Henry Wismayer
3 min readApr 21, 2019

Last night, after watching ‘Climate Change: The Facts’, the BBC’s terrifying synopsis of what we have done to the planet, and where it is taking us, I went upstairs to my kids’ bedroom and watched them sleeping for a long, long time.

I watched their chests rise and fall, breathing the air we take for granted, perhaps dreaming of the coming Bank Holiday weekend, when they will play in the sunshine we still see as a blessing rather than an enemy. And I thought: When are you going to tell them that their safe world is falling apart?

Perhaps for the first time ever, this week brought with it a confluence of stories that have forced me into spiral of misanthropic, climate-anxiety. There was the BBC doc, and the Extinction Rebellion protests in Central London. There was Notre Dame's immolation, and the billionaire philanthropy which pursued it, with its perfect encapsulation of society’s deluded, anthropocentric priorities. A few thousand miles away, in news you probably haven’t heard about, wildfires were tearing through the Simien Mountains National Park in Ethiopia, just another natural treasure fallen victim to human irresponsibility. There will be more.

And it’s forced me to realize, with heart-stopping clarity, that our stubborn refusal to digest the urgency of this moment is going to steal the planet from my children, and their children after them. And that this is the point at which we all have to stop, take a breath, and engage with the challenges we face, and with our fast-diminishing options to surmount them.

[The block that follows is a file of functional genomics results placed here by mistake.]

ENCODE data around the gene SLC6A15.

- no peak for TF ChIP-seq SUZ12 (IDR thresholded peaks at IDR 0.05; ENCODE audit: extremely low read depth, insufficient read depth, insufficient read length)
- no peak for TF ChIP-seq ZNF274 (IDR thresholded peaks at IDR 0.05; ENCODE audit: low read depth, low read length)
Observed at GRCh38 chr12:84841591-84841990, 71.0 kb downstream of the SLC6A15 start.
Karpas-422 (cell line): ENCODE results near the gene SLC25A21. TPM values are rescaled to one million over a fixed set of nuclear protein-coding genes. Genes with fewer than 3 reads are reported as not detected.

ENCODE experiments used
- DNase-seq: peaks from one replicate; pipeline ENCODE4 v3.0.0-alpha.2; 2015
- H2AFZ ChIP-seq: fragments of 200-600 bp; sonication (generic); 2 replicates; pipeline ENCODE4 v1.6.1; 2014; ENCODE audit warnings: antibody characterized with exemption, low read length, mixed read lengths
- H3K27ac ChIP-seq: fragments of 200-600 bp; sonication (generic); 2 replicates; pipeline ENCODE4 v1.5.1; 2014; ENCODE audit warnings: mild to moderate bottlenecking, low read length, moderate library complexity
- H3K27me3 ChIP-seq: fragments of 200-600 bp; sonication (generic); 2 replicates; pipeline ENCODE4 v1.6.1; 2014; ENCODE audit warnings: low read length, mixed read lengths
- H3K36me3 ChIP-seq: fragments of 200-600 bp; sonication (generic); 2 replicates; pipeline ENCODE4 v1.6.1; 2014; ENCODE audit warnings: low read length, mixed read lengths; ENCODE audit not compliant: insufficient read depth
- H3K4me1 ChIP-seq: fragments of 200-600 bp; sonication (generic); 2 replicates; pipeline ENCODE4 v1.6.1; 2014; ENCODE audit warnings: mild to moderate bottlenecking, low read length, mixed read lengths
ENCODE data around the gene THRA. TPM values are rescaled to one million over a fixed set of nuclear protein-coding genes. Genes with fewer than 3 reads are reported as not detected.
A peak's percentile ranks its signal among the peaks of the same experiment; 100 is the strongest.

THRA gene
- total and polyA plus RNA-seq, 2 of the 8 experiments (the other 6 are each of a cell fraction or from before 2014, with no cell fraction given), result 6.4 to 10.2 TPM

For all of my life, environmentalists have been warning us about the devastating impact that human activity is having on the planet’s capacity to sustain civilisation. We have responded with incremental, lip-service solutions. It has not been enough. No amount of Quorn sausages or meticulous recycling is going to cut it. Our headlong rush towards the utter collapse of the world we know can be stopped through political will alone. The politicians are not going to magically stop fannying about with Brexit, or scoring-points over the day’s trivial outrage fodder, unless their electorate demands that they do better.

We all need to to refocus the lens. We need to stop suppressing the anxiety wrought by climate change’s apocalyptic implications, and come to grips with, and champion, the difficult policy choices required to mitigate gathering cataclysm.

The orthodoxies of ceaseless economic expansion – and the relentless consumerism that bring…

Henry Wismayer

Essays, features and assorted ramblings for over 80 publications, inc. NYT Magazine, WaPo, NYT, The Atlantic, WSJ, Nat Geo, and TIME: www.henry-wismayer.com.